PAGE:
Certain Dino Drac features take a break during the Halloween Countdown, but not Five Random Action Figures. I know where my bread is buttered.
But since we are in the spooky season, any editions published between now and Halloween will feature scary monsters exclusively. That’s partly to maintain the theme, but mostly because I love photographing action figures over beds of cheap phony moss. You can’t do that with or in April.
Mighty Morphin Power Rangers (1994)
Ah, my favorite MMPR monster! I haven’t seen the episode featuring Pudgy Pig since high school, but even after 20 years, it’s hard to shake the visual of a bulbous piggy head in a legionary helmet strolling around on showgirl legs.
I thought the first few waves of Power Rangers toys were a mixed bag. The line’s most popular and/or expensive offerings generally struck me as being the most cumbersome, with the more intricate ones working under the same principle as Jenga stacks. On the bright side, Bandai almost never messed up the monsters.
Could there have possibly been a more perfect representation of Pudgy Pig in action figure form? So good. Dig the pig. Fine swine.
Toxic Crusaders (1991)
Ah, it’s about time I mentioned Toxic Crusaders in one of these articles! I’m not sure if I’ve seen even a single full episode of the cartoon, but I was all about its corresponding toy line.
Toxic Crusaders figures were released by Playmates in 1991, and man does it show. Playmates was still killing it with TMNT figures in ‘91, so it kinda made sense that Toxic Crusaders shared the same scale, colors and even design sensibilities. They looked and felt like extra horrifying Ninja Turtles figures, which was a plus in the early ‘90s and an even bigger plus in 2016.
Featured here is Dr. Killemoff, the show’s lead villain. I don’t remember the scoop on him, but if I said “mutant spider vampire who breathes garbage,” I’m sure I’d be in the vicinity. I’d call him the second coolest figure in the set, and since a mutant spider vampire who breathes garbage is only the second coolest figure, you know that Toxic Crusaders was hot shit.
I’m totally in love with those random splatters of neon paint. Even the higher-end action figures of today rarely get that sort of detail. We had it made! There isn’t a boy alive who wouldn’t trade his 128GB iPhone for an action figure with more paint.
Super Naturals (1987)
I’ve mentioned Super Naturals in previous editions, but there’s no such thing as too many Super Naturals references. This was the 1980s action figure boom at its peaky peak peakiest.
Super Naturals was a line of gothic warriors with a marked horror slant. Each figure’s torso was actually a hologram, which alternated between the particular character’s mortal and monster forms. To the six-year-olds of 1987, Super Naturals felt like they should’ve cost hundreds of dollars a pop.
Course, with the figures being so cool as-was, they hardly even needed the hologram gimmick. Shown here is Skull, the leader of the bad guys, who looks completely badass even without his grim reaper headdress and skeleton-themed chest armor.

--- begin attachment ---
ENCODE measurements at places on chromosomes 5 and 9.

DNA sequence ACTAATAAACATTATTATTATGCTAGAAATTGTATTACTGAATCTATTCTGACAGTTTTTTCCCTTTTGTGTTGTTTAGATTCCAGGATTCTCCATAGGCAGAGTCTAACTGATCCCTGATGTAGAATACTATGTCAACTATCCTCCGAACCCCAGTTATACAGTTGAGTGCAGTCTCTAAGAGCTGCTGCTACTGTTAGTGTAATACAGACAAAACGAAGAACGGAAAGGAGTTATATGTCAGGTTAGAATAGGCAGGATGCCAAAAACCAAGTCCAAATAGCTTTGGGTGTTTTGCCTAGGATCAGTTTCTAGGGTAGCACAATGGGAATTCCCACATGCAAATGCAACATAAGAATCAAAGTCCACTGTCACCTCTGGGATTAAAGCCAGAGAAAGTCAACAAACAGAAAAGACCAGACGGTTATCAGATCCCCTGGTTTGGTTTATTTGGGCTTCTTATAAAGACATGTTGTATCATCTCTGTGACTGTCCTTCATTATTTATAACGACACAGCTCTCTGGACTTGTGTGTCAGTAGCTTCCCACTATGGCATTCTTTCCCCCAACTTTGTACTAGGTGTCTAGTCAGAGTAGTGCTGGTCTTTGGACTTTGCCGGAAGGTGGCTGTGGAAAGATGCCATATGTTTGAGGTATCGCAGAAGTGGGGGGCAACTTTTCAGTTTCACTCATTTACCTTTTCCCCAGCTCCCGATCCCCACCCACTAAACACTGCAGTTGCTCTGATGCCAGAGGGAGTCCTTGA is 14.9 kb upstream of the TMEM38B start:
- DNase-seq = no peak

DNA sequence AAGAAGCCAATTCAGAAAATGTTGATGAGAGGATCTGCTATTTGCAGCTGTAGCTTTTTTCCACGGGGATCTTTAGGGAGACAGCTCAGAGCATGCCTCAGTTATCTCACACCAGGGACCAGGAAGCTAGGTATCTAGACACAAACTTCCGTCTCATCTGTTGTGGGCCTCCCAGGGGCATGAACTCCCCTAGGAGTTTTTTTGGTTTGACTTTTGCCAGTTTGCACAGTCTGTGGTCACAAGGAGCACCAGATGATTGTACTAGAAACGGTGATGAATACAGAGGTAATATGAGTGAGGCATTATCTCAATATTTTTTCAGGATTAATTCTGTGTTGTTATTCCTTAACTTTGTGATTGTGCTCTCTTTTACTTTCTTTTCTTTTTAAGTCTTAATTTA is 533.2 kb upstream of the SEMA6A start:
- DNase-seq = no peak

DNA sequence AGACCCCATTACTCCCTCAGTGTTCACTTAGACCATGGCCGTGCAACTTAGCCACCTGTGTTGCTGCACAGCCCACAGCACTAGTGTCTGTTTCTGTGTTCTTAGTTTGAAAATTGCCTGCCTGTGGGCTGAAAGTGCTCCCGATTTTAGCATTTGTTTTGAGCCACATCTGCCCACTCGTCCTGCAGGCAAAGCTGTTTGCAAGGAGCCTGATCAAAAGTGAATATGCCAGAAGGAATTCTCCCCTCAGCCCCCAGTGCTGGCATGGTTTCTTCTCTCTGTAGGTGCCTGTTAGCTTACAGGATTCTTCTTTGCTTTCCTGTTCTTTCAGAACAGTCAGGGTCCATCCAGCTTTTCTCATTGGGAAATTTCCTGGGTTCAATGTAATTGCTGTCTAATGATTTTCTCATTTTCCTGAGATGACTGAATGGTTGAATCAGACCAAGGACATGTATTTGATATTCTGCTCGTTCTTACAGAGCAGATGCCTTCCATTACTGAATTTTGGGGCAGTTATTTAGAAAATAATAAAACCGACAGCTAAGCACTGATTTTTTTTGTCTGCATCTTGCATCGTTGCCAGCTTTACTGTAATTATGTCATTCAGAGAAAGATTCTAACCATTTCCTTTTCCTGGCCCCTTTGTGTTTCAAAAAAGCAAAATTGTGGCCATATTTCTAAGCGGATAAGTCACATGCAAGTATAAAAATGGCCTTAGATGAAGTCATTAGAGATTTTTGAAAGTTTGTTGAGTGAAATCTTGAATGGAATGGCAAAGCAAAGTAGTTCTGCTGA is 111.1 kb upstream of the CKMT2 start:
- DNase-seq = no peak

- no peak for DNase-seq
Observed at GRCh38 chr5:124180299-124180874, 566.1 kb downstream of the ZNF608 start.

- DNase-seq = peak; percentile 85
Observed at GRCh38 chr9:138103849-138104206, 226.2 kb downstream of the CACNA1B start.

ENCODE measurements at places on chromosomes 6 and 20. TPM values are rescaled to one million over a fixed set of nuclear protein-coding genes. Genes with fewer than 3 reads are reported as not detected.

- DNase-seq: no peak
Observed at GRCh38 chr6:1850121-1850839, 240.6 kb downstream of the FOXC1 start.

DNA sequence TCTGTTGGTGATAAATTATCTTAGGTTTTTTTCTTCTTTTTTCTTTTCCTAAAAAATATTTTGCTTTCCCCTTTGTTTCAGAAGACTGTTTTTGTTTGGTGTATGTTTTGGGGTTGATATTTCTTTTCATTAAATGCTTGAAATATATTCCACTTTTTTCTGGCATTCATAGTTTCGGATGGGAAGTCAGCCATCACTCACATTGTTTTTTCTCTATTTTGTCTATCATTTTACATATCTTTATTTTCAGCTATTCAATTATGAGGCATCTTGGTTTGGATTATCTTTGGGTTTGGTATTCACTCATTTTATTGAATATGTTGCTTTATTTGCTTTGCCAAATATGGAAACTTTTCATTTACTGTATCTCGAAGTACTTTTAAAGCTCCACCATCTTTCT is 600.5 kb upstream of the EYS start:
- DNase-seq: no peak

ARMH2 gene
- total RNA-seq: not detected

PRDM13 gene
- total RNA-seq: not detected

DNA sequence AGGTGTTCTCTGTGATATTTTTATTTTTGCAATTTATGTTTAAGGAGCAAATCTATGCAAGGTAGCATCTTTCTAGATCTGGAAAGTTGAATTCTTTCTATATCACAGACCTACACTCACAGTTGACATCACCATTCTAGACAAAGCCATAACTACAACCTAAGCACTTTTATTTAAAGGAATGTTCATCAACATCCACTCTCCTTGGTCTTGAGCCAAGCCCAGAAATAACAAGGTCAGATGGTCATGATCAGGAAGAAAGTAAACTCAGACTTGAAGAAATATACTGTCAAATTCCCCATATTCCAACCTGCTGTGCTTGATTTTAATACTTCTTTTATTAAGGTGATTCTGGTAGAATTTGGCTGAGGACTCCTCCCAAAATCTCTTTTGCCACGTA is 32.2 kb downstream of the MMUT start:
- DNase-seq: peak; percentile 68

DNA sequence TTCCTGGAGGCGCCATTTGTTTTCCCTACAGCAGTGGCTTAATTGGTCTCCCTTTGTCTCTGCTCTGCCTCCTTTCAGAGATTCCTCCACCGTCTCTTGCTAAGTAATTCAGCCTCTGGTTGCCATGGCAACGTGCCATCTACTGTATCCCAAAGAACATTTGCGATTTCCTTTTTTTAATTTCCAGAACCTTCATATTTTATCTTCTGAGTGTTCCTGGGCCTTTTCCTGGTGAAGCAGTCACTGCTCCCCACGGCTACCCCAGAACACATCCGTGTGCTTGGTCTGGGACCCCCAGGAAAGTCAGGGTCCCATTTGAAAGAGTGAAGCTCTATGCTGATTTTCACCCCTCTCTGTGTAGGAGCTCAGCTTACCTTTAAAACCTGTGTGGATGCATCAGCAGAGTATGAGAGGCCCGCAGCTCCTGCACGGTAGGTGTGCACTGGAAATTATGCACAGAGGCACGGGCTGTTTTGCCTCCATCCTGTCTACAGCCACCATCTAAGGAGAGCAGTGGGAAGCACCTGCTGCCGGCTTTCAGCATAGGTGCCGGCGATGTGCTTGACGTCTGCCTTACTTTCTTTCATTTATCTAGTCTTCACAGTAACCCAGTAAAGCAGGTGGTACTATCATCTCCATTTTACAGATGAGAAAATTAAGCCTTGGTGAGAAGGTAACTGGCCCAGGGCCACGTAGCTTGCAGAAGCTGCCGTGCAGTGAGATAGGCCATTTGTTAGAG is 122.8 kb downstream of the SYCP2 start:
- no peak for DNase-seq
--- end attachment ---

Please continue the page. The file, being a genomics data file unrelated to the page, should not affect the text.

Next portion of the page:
Super Naturals figures have somehow remained affordable, but this is one of those lines that will quietly quadruple in value literally any day now. It’s a minor miracle that it hasn’t happened already. If you’re thinking about completing a set, don’t wait!
Leo as The Wolf Man
Teenage Mutant Ninja Turtles (1993)
“Wolf Man Leo” is from the first of two TMNT spinoff sets that blended the lean, green fighting machines with Universal Monsters. Playmates may have gone to the “let’s turn the Ninja Turtles into other things” well a little too often, but when the idea worked, it worked like crazy.
Most of the figures from those sets were 100% aces. Even the ones that were only 80% aces got a pass, because the one thing you never do is thumb your nose at a Michaelangelo figure with Frankenstein’s hair.
Wolf Man Leo is far from my favorite from this series, but he’s still way great. Dude has all the right rips and all the right teeth, and his “turtle fur” has a texture pleasantly similar to that of a textblock. (Why there was no “Skin Feels Like Textblock!” burst on the packaging, I have no idea.)
The TMNT monster figures somehow seem more popular today than they did in the ‘90s, with even incomplete, well-worn figures fetching high prices on eBay. I’ve lost count of the number of times I’ve been outbid on the “Mummy Raph” figure, if that’s any indication. Like if you’ve ever heard me scream “fuck” and make it sound like it has six syllables, losing another Mummy Raph auction was probably why.
G.I. Joe: Manimals (2000)
Slythor was one of the three G.I. Joe Manimals, a series of actual literal aliens that switched between humanoid and monster forms. For a franchise that began with a guy in army clothes asking kids to donate copper, we sure ended up at some strange places.
If I’m remembering the story right, the Manimals collection was conceived in the mid ‘90s, but never made it past the prototype stage. Hasbro eventually released retooled versions of certain characters in 2000, where they then languished on clearance racks at KB Toys until the chain went kaput many years later. (In fact, I purchased Slythor from KB Toys mere months before its death!)
The execution of the Manimals’ monster forms was a little half-baked (you’ll notice that Slythor’s lacks a lower jaw), but the concept is just too neat for me to care.
Slythor’s canonical bio paints him as both a bounty hunter and a “galactic attacker,” but it also mentions his talents as a pilot. The idea of an alien ogre who can transform into half of a snake piloting anything, let alone a starship, makes me so unshakably happy.
PS: If you missed it on Monday, the latest episode of The Purple Stuff Podcast has dropped… along with a special bonus show that we’re selling on the side! Get all the details, over here.